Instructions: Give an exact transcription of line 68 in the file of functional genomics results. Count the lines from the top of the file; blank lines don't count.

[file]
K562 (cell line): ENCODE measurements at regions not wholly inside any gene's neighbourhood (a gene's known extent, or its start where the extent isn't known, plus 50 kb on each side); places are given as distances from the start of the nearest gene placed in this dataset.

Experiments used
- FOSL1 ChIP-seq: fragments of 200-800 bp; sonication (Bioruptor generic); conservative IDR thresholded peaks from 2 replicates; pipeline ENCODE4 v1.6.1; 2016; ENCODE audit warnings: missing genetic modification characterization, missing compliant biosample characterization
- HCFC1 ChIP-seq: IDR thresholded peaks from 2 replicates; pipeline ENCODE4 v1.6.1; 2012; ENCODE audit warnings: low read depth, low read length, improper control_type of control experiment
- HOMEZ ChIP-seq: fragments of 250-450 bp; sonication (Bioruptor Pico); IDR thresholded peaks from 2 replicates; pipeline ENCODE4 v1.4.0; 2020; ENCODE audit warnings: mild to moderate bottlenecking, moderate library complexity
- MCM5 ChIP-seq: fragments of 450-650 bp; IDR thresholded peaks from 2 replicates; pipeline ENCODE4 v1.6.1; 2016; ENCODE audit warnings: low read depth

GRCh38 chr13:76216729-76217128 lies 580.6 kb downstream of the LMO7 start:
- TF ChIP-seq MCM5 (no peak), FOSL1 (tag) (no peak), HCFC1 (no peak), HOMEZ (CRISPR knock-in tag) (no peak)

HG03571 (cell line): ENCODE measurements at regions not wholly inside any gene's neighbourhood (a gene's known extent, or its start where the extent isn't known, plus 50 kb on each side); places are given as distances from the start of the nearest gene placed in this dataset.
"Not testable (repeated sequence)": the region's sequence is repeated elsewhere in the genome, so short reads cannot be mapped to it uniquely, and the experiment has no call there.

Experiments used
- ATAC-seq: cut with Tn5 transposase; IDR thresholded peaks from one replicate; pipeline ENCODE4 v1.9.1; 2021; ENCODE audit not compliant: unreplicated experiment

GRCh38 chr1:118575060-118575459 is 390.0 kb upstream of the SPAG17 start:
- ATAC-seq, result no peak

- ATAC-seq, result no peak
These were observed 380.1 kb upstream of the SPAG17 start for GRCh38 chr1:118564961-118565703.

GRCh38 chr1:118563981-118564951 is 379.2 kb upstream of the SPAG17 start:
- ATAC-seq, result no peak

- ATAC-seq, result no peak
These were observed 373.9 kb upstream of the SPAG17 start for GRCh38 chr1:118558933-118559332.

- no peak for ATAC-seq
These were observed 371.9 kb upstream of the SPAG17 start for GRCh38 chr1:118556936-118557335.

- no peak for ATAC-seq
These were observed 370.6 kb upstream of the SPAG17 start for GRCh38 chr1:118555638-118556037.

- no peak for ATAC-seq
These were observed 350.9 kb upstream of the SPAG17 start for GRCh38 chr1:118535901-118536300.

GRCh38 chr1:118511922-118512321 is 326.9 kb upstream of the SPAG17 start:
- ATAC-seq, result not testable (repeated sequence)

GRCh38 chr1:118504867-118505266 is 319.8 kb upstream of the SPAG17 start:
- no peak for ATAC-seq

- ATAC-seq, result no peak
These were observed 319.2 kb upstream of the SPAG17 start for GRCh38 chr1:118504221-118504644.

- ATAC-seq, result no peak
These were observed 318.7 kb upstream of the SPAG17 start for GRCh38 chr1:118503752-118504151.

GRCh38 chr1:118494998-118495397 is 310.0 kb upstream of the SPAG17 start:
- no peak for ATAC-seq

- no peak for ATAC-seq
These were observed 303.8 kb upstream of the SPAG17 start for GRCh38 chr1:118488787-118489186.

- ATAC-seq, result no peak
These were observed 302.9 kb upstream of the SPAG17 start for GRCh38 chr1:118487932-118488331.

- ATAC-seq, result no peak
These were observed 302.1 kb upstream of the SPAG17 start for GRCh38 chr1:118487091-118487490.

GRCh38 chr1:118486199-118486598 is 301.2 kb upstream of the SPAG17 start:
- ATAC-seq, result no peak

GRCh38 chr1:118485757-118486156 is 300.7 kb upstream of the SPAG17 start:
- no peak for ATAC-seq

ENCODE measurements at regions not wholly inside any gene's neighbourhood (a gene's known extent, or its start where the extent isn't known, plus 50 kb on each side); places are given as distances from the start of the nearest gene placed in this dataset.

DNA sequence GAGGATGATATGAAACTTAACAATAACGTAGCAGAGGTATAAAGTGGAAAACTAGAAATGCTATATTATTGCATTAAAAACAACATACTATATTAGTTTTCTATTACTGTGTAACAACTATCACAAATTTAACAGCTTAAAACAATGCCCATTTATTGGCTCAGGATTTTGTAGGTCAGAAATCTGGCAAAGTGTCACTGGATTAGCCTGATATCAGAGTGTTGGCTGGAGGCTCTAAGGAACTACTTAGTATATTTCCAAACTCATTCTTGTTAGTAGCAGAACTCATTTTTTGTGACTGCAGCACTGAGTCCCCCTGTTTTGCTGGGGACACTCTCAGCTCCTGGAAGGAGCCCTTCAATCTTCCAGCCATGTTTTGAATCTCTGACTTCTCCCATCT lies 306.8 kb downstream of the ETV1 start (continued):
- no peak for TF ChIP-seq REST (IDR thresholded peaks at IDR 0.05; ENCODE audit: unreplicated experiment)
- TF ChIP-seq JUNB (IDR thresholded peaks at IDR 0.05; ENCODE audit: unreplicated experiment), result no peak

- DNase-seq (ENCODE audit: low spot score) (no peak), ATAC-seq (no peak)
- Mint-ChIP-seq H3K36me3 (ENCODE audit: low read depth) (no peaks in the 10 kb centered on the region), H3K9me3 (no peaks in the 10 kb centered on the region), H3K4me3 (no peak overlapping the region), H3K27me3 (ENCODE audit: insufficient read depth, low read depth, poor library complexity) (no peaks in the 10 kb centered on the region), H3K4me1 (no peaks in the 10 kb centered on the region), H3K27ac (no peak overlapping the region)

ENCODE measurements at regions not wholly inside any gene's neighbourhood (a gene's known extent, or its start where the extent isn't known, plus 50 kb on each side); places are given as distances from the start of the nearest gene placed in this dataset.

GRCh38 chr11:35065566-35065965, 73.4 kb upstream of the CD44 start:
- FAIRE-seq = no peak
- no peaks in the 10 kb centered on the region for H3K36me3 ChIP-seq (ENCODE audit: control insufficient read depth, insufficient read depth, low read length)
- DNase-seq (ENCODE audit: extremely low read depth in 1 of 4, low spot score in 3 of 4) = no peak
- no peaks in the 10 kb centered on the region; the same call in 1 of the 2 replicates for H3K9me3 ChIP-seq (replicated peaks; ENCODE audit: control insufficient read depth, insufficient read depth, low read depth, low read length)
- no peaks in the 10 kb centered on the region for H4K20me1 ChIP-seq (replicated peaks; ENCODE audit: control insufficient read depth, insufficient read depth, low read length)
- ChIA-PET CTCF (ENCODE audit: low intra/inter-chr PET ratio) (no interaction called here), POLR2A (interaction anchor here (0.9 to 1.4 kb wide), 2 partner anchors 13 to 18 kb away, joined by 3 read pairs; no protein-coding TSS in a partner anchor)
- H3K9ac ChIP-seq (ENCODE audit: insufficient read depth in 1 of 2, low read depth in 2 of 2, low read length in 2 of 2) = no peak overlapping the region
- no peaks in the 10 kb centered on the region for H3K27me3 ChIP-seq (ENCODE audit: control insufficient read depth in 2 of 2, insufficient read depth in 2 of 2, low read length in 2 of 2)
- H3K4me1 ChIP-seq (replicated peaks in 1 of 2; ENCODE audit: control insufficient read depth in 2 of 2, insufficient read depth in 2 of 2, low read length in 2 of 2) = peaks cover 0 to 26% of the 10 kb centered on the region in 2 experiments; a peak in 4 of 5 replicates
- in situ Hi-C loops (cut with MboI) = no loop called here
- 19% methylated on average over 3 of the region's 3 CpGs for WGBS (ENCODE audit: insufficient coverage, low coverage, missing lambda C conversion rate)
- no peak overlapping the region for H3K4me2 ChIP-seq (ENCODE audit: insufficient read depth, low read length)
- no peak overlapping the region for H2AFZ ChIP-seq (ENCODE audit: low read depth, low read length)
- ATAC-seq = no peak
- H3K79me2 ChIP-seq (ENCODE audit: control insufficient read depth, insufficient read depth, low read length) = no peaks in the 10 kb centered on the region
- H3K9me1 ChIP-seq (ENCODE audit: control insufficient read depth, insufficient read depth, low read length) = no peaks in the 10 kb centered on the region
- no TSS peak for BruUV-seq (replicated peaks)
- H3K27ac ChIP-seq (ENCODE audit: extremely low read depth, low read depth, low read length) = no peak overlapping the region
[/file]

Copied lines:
- ATAC-seq = no peak